The Hon. Margaret Ray MLA, AM

Margaret Ray was a passionate advocate for social justice and worked determinedly for equal rights for women.

Honour Roll

Born in Melbourne in 1933, Margaret completed an Honours Degree in Arts and a Diploma of Education and began her working career teaching at Wangaratta High School in 1956. She married in 1957 and had four children. In 1982 she successfully stood for State Parliament for the Lower House seat of Box Hill and served her electorate for the next 10 years.

Margaret recognised Neighbourhood Houses as a way of supporting women by providing opportunities to build on their formal education. As an MP she successfully secured funding for Neighbourhood Houses through two ongoing Government programs. Her advocacy over 10 years saw the number of funded houses increase from 30 to 280.

Margaret advocated protections for the In-Vitro Fertilisation (IVF) program under ground-breaking legislation and for the extension of the program to help more infertile couples. She has also played an important role in improving and modernising care for people with mental and physical disabilities.

As Chair of the Victorian All Party Parliamentary Social Development Committee, Margaret led the way on numerous difficult social and health matters, resulting in many landmark achievements. These included increasing palliative care in Victoria and the formation of the Mid-Eastern Palliative Care Association in 1998, which became a model for palliative care Australia-wide. She also headed a review of music education in State Government Schools that led to the extension of the primary classroom program.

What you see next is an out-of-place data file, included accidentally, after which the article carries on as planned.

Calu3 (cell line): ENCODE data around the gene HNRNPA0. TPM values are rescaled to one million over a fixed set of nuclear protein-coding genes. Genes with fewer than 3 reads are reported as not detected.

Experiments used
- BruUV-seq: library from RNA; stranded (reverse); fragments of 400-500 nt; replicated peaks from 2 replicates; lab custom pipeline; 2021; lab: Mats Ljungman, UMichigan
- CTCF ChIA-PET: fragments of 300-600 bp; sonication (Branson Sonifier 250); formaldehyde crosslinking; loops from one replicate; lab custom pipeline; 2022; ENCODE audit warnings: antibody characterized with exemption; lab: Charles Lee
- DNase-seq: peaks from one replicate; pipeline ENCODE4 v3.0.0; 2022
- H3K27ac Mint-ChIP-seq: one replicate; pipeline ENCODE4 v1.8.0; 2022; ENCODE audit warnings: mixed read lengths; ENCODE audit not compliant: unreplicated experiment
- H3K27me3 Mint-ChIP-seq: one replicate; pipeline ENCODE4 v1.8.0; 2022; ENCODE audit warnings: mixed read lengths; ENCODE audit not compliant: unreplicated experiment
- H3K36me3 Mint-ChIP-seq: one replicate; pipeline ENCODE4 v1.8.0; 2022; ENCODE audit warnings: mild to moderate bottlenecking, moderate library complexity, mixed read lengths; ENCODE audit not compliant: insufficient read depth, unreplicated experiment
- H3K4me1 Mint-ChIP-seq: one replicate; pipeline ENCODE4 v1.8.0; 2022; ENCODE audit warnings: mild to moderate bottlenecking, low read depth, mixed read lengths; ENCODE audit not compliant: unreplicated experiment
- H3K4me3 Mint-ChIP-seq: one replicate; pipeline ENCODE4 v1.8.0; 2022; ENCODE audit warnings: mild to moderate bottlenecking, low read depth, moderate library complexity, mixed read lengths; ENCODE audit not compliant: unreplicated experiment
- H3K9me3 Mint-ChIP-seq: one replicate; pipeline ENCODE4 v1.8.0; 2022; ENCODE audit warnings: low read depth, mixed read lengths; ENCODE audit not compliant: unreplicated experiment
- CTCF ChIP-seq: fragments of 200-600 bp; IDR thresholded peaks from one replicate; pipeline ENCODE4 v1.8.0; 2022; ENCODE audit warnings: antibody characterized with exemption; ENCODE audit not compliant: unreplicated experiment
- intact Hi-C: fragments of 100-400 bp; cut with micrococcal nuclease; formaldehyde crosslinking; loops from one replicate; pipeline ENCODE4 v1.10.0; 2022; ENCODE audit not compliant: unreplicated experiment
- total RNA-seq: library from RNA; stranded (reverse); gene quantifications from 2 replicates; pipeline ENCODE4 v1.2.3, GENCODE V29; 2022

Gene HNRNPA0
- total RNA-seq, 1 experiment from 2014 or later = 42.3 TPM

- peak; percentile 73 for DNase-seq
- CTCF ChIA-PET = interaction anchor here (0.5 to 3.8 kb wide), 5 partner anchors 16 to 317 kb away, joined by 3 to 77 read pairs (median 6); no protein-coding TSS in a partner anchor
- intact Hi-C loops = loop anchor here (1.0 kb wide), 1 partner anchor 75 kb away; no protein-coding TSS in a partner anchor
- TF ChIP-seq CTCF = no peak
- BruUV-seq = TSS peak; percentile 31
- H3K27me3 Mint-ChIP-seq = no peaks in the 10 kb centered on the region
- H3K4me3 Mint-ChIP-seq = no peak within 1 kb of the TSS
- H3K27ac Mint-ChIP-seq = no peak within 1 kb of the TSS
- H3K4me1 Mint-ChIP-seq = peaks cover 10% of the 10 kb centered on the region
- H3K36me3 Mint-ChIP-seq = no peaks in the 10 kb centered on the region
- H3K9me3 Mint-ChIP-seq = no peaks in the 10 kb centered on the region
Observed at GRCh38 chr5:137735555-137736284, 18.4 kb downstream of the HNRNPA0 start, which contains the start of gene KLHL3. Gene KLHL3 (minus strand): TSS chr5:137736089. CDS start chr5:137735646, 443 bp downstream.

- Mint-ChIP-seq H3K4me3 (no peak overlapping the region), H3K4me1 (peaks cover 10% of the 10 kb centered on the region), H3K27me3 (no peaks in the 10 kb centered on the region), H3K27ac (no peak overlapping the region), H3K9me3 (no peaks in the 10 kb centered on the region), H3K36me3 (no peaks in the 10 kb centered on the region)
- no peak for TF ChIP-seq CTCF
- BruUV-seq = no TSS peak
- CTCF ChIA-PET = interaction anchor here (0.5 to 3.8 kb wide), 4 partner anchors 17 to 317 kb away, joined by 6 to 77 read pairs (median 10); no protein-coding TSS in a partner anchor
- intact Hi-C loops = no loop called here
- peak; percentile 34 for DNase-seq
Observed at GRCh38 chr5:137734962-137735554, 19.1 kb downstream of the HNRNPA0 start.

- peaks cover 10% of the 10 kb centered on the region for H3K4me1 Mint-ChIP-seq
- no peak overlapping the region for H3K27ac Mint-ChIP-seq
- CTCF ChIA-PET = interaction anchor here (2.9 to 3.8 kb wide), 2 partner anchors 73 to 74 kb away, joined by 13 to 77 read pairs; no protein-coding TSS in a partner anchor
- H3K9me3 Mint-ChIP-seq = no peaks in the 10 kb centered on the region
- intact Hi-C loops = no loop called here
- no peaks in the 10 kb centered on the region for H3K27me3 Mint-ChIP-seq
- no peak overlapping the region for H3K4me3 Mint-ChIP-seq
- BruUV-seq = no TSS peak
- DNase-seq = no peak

Since retiring from Parliament, Margaret was involved with the Melbourne City Mission, including as a Board Member. She was also a hard-working member of the Board of the YWCA and a mentor for younger women on the Board. Through her local Uniting Church in Canterbury, Margaret supported and assisted an asylum-seeking family.

Margaret Ray was a woman of vision, courage and spirit, with a strongly-developed sense of duty of care for others in her community. She was able to motivate and support others while working whole-heartedly towards improving life standards for women and families, particularly the vulnerable and voiceless.